Sadly spring rolls are usually NOT gluten-free. We checked different spring roll wrappers and popular ingredients for fillings to see which ones are gluten-free. We also included 2 super easy recipes for homemade gluten-free spring rolls if you want to try making them at home. (See table of contents below if you want to jump around.)
What are spring rolls?
Spring rolls are a popular filled and rolled appetizer in Asian cuisine. They come from Mainland China and they were originally served as a festival food during the Chinese Spring Festival. They were savory rolls filled with cabbage and other veggies then they were pan-fried or deep-fried until crispy.
There are 2 things you need to take a closer look at to see whether they are gluten-free or not:
Various names of spring rolls
Different regions may have different names for them. There are also differences in terms of filling, type of wrapper and cooking technique. However, if you know which ingredients are safe in a gluten-free diet, you can choose the right spring roll for you. First of all, let see a short list of the various names you might come across when searching for spring rolls.
- Dim sum – It is the common name of all small dishes served in Asian restaurants. It can be any type of small dish including but not limited to spring rolls.
- Lumpia – Spring rolls are called lumpia in Indonesia and in the Philippines. They might have different fillings or type of wrapper, but lumpia rolls are also rolled and fried appetizer rolls.
- Egg roll – They are a variety of deep-fried filled and rolled appetizers that are usually served in American Chinese restaurants. The egg part refers to the dough of thin pastry shell that contains eggs as well.
- Chả giò (Imperial rolls) – In Vietnam people call them imperial rolls. Don’t mix it with Vietnamese summer rolls which are eaten raw and fresh, not pan-fried or deep-fried.
- Gỏi cuốn (Summer rolls) – They are the Vietnamese summer rolls, where raw veggies are wrapped in rice paper and eaten uncooked.
- Harumaki – This is the name for the Japanese spring rolls, which is quite similar to the Chinese ones although the preparation of the filling is slightly different.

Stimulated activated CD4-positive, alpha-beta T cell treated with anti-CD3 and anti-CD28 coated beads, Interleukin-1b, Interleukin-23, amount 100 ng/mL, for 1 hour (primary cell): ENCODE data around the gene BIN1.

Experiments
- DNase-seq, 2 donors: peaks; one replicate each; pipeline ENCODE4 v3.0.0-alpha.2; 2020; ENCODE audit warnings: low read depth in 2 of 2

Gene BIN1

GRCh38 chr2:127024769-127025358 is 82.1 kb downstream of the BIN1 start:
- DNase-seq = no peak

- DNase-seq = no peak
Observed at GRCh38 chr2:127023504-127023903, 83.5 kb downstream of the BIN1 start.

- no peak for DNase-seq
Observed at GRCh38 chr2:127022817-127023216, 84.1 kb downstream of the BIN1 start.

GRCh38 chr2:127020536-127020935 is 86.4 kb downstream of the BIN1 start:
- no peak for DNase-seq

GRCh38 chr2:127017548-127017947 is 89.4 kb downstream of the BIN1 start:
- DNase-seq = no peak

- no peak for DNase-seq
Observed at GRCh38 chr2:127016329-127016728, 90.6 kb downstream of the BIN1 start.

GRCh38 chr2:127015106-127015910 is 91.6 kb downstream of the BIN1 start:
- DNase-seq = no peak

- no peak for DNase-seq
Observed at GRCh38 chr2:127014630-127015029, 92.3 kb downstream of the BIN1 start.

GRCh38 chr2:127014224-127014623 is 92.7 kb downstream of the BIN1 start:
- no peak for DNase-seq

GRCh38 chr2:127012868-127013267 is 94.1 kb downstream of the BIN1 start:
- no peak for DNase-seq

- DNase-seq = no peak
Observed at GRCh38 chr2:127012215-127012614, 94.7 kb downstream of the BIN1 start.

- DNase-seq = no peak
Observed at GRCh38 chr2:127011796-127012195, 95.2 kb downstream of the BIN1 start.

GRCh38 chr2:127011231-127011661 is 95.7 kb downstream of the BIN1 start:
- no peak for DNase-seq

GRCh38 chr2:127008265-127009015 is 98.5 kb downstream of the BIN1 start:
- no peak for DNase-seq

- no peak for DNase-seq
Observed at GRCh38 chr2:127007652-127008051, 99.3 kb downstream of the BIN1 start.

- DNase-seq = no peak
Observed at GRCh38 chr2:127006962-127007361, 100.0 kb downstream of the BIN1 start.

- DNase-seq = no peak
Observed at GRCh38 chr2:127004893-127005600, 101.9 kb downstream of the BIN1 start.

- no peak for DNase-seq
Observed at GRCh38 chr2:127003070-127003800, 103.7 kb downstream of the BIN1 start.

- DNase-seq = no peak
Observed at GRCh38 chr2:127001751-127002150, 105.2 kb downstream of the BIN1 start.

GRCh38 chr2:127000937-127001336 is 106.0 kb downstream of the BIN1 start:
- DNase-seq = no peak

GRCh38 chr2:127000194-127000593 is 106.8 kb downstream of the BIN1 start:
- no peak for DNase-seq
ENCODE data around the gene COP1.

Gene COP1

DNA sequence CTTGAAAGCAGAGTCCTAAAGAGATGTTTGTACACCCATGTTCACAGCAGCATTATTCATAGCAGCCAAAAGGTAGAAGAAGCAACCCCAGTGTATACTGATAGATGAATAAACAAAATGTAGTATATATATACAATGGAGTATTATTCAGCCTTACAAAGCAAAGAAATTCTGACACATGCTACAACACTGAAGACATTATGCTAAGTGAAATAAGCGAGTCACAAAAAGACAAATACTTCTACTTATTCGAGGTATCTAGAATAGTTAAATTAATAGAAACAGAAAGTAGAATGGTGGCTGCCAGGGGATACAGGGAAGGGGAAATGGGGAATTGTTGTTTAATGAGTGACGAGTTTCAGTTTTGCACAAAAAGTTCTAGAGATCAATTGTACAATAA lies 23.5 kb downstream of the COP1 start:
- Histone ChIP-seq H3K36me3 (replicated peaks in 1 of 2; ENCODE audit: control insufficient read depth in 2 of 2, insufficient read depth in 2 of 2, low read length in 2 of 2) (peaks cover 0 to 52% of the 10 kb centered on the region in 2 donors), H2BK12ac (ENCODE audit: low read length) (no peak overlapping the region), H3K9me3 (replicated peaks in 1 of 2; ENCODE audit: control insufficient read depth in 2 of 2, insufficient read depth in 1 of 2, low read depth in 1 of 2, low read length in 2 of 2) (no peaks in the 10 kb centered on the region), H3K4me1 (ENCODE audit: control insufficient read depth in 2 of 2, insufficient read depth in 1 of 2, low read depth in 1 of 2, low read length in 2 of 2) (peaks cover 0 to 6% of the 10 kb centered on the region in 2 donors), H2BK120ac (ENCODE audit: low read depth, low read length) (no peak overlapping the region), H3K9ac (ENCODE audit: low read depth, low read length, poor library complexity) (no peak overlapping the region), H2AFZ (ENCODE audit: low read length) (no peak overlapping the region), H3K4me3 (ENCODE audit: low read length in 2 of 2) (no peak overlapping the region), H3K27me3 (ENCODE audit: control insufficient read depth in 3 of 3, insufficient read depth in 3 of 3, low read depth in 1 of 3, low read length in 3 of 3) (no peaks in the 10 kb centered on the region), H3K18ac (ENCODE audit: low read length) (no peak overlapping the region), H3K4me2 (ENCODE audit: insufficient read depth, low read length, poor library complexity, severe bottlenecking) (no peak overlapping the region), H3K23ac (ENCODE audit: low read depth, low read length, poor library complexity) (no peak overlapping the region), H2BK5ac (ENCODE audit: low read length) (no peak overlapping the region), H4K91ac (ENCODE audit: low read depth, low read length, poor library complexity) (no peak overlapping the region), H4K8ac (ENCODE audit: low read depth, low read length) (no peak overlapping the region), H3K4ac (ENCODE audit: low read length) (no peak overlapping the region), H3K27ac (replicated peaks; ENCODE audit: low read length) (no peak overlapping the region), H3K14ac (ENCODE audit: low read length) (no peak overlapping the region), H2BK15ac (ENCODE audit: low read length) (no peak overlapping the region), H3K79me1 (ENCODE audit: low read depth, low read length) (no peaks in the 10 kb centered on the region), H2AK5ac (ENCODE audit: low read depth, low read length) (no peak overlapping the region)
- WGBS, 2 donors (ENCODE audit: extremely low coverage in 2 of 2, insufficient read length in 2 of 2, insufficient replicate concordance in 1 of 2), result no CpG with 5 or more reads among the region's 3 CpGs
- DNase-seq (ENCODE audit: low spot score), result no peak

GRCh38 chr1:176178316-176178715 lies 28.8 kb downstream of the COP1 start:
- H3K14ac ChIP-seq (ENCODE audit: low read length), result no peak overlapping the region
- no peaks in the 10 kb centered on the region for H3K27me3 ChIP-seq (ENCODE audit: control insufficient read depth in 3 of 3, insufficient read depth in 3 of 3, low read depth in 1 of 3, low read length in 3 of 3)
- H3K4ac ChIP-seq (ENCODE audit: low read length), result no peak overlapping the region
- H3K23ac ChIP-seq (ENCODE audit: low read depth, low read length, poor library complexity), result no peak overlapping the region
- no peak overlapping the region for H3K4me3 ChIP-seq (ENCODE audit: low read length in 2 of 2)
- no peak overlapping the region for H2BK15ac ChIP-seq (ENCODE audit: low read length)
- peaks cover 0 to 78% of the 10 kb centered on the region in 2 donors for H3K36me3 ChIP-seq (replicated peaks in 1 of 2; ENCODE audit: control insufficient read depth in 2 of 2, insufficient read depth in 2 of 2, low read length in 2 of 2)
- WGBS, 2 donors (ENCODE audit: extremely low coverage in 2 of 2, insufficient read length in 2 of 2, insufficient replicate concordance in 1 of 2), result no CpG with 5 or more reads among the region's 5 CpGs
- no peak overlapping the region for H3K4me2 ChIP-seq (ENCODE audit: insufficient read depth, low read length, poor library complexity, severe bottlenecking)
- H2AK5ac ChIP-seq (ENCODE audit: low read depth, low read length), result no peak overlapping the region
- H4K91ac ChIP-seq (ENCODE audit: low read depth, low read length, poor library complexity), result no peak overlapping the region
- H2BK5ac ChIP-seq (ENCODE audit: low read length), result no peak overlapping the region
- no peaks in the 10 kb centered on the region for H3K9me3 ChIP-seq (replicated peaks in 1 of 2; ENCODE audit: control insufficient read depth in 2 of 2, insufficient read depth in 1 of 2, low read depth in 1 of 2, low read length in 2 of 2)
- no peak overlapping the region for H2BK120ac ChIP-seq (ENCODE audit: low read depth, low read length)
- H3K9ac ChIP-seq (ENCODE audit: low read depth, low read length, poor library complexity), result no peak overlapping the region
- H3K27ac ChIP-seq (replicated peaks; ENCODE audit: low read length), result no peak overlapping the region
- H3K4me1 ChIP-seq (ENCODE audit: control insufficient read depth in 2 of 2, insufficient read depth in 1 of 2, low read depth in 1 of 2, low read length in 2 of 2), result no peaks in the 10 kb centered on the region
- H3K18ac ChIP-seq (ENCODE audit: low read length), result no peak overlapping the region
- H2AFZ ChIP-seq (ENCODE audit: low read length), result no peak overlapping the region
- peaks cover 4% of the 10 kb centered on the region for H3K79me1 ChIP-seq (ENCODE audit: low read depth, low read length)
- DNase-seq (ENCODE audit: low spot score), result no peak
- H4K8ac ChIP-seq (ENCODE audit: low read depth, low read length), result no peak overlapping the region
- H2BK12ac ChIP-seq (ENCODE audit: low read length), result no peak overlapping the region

- Samosa – It is similar to spring rolls in a sense that they also have savory filling, which is wrapped up in a thin pastry. But they are not rolled, but made into triangle- or cone-shaped packets.
- Wonton – You might heard of wonton, but they have nothing to do with spring rolls. Wontons are steamed or boiled stuffed dumplings. However, wonton wrappers are very similar to spring roll pasty and sadly not gluten-free at all.
Are spring roll wrappers gluten-free?
The short answer is if the rolls you see are opaque and yellowish, it is NOT gluten-free. If they are transparent and white, they are highly likely gluten-free rice papers. (See photos below.)
Classic Chinese spring roll wrapper
The original and the most commonly used spring roll wrapper is made of wheat flour. Which means that if you order spring rolls in Chinese restaurants or as a take-out, the likelihood you end up with a wrapper made of all purpose flour* is almost 100%.
Wrapper for Vietnamese spring rolls
Vietnamese imperial rolls are traditionally rolled in rice paper known as bahn trang. They are usually made of rice flour, (tapioca starch – optional), water and salt. Based on the ingredients they should be gluten-free, but always check the labels for cross-contamination. However, if you order them in Vietnamese restaurants or as a take-out make sure to check in advance that they are really using rice paper. Sometimes chefs want to make them extra crispy so they opt for the Chinese spring roll wrapper, which is not gluten-free.
Gluten-free spring roll wrappers
We have written a Complete Guide to Rice Paper Wrappers including the Best Rice Paper Rolls recipes where we share detailed information about how they are made, what is the difference between them and why is that difference important in terms of how to handle them, or how to roll them.
Here is a list of the most commonly available rice paper wrappers:
- Best of Thailand* – Labelled as gluten-free. The ingredients are: rice flour, tapioca, filtered water, and salt.
- Blue Dragon* – Labelled as gluten-free. The ingredients are: rice flour, tapioca flour, water, and salt. (May contain nuts.)
- Cathay* – Labelled as gluten-free. The ingredients are: tapioca, filtered water, rice flour, and salt.
- Greenland* – Labelled as gluten-free. The ingredients are: tapioca, premium quality oryza rice flour, water, and salt.
- Panda Brand* – Not labelled gluten-free, but the ingredients are tapioca, water and salt. No rice flour either.
- TaoTao – I use this brand which is labelled gluten-free, and consist of 99.5% rice flour, water and salt.
- Three Ladies* – Labelled as gluten-free. The ingredients are: tapioca, filtered water, rice flour, and salt.
What is normally in a spring roll?